Global COVID-19 cases pass 10 million, deaths top half million

SARS-CoV-2 viruses, highly magnified
SARS-CoV-2 viruses, highly magnified


Global COVID-19 numbers crossed two grim thresholds yesterday, with cases passing 10 million and deaths topping 500,000, with cases still rising in a number of hot spots and countries that have controlled their outbreaks battling pockets of resurgence.

The world has been adding about 1 million COVID-19 cases a week, and today the total reached 10,199,798 cases, and 502,947 people have died from their infections, according to the Johns Hopkins online dashboard.

Outbreak approaches 6-month mark

At a World Health Organization (WHO) media briefing today, Director-General Tedros Adhanom Ghebreyesus, PhD, said reaching the 6-month mark and the staggering numbers is a moment for the world to reflect on the progress made and the lessons learned. He said the pandemic has brought out the best and worst in humanity.

"All over the world, we have seen heartwarming acts of resilience, inventiveness, solidarity, and kindness," he said. "But we have also seen concerning signs of stigma, misinformation, and the politicization of the pandemic."

Over the weekend, a pledging event hosted by the European Commission and Global Citizen raised money for the COVID-19 battle, including for the Access to COVID-19 Tools (ACT) Accelerator, designed to speed the equitable distribution of vaccine, drugs, and diagnostics. Tedros said though a vaccine is an important long-term goal, countries need to take five steps now to save lives, the first of which is empowering communities to slow the spread by, for example, observing physical distancing, practicing hand hygiene, and wearing masks when appropriate.

"You may be in a low-risk category, but the choices you make could be the difference between life and death for someone else," Tedros said. The other steps include suppressing transmission by improving surveillance, saving lives through early identification and clinical care, accelerating research, and strong political leadership.

Tedros said the measures have been shown to slow, but not stop, the virus, and he warned that some countries are experiencing resurgences as they reopen their economies, given that many people are still susceptible to the virus.

The hard reality is that the pandemic is not close to being over, and the world is in the situation together for the long haul, Tedros said. "We have already lost so much – but we cannot lose hope," he said.

In another WHO development today, in response to a question about finding the zoonotic source of the outbreak, Tedros said the WHO is sending a team to China next week to collaborate on the investigation. "Knowing the source of the virus is very important," he said. "We can fight it better when we know everything about it."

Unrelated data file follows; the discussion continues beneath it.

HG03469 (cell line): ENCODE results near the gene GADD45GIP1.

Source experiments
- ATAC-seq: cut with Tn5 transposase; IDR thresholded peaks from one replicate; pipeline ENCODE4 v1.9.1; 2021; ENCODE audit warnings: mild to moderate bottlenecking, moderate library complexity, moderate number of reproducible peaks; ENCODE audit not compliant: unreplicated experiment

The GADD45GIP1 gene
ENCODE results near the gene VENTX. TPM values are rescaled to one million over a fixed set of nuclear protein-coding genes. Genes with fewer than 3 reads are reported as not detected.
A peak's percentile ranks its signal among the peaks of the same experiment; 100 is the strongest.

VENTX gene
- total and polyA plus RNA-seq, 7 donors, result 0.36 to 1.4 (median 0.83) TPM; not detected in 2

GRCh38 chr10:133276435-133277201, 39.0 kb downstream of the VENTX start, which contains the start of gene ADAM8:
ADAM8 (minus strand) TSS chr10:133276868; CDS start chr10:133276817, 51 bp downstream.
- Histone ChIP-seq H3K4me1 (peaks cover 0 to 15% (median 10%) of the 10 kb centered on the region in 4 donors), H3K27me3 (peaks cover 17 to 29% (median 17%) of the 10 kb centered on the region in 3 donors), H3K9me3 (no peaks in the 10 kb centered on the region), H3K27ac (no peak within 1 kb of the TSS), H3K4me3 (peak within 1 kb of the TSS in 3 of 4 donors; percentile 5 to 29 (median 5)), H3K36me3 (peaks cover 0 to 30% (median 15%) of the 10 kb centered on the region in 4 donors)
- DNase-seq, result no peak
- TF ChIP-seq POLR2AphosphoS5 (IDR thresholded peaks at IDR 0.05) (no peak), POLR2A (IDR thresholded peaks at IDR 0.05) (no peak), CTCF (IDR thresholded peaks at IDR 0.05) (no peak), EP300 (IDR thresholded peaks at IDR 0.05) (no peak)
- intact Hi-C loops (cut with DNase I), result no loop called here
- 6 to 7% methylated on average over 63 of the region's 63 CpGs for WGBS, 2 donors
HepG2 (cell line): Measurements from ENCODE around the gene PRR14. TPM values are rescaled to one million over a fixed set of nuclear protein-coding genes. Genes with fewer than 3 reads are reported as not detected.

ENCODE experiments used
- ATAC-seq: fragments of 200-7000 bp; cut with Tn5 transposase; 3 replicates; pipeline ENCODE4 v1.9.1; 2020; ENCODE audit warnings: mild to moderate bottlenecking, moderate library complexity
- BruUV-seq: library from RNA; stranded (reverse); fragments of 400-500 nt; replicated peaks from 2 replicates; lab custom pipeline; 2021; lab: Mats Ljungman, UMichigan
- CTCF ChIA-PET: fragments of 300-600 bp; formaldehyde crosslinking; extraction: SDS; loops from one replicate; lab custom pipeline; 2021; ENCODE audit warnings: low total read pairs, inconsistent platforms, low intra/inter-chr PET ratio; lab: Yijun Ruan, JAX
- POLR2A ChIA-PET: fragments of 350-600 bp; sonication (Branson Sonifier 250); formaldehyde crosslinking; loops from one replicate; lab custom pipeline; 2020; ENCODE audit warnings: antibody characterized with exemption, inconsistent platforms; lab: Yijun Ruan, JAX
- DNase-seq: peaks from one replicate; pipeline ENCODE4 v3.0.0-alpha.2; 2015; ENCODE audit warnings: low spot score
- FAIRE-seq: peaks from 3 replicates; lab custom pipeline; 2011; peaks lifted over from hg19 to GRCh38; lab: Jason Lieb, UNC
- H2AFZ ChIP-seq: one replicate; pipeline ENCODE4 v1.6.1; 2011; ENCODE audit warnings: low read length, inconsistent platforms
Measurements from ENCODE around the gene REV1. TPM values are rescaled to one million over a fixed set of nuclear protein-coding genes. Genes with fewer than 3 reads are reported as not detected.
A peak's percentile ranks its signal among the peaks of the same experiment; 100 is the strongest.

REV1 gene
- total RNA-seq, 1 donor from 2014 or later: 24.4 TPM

Hot spot totals climbing

At today's briefing, Mike Ryan, MD, who leads the WHO's health emergencies program, said countries in the Americas make up about half of the global cases and nearly half of the deaths.

Brazil continues to report more than 30,000 cases a day and has an epic challenge on its hands. However, he emphasized that Brazil has a proud history of battling infectious diseases and has excellent scientific institutions. Though the WHO encourages Brazil to take a more coordinated federal and state response, he said no country is without faults or challenges.

Over the past week, the United States has also averaged roughly 30,000 new cases each day.

Elsewhere, India reported nearly 20,000 cases for a second day in a row, and health officials extended a lockdown in Mumbai for another month, Reuters reported. Maharashtra state in the western part of the country, where cases are rising in the cities of Mumbai, Pune, and Aurangabad, also extended its lockdown until the end of July.

In New Delhi, officials partly opened a COVID-19 treatment center, the biggest in India, CNN reported. The facility, open now with 2,000 beds, will have capacity to treat 10,000 patients.

Meanwhile, the WHO's Eastern Mediterranean region passed the 1 million case mark yesterday, its office said in a statement. Cases and deaths are increasing in Iran, Iraq, Libya, Morocco, the Palestinian Territory, and Oman. The WHO also said that it is worried about COVID-19 spread in war-torn countries such as Syria, Yemen, and Libya, with their already fragile health systems weakened by conflict.

Ahmed Al-Mandhari, MD, PhD, the head of WHO's regional office, said the million-case milestone is concerning, coming at a time when many countries are relaxing their restrictions. He urged communities to remain vigilant and also be aware of the risk of resurgence after borders reopen. "Sadly, we cannot behave as if the situation will go 'back to normal.' In the coming period, we need to see a shift in attitudes and actions," he said.

Limited approval for Chinese vaccine

A COVID-19 vaccine developed in China by CanSino Biologics announced that the Chinese military has conditionally approved it for use, marking the first COVID-19 to receive any regulatory approval, Reuters reported.

The vaccine, called Ad5-nCoV, was shown to be safe and potentially effective in clinical trials. It is one of eight Chinese COVID-19 vaccine in development.

The military's approval is in effect for 1 year and is limited to military use.

Lockdown for Hebei province county

In another Chinese COVID-19 development, a lockdown has been ordered for a county in Hebei province—located about 93 miles from Beijing—to stem a COVID-19 cluster related to an outbreak linked to a large wholesale food market in Beijing, the Taipei Times reported.

The lockdown in Anxin County affects nearly 500,000 people. About 14 cases have been reported from the area, including 11 reportedly linked to the Beijing market.

Beijing reported 14 new cases in the outbreak, raising the total to 311.

This week's top reads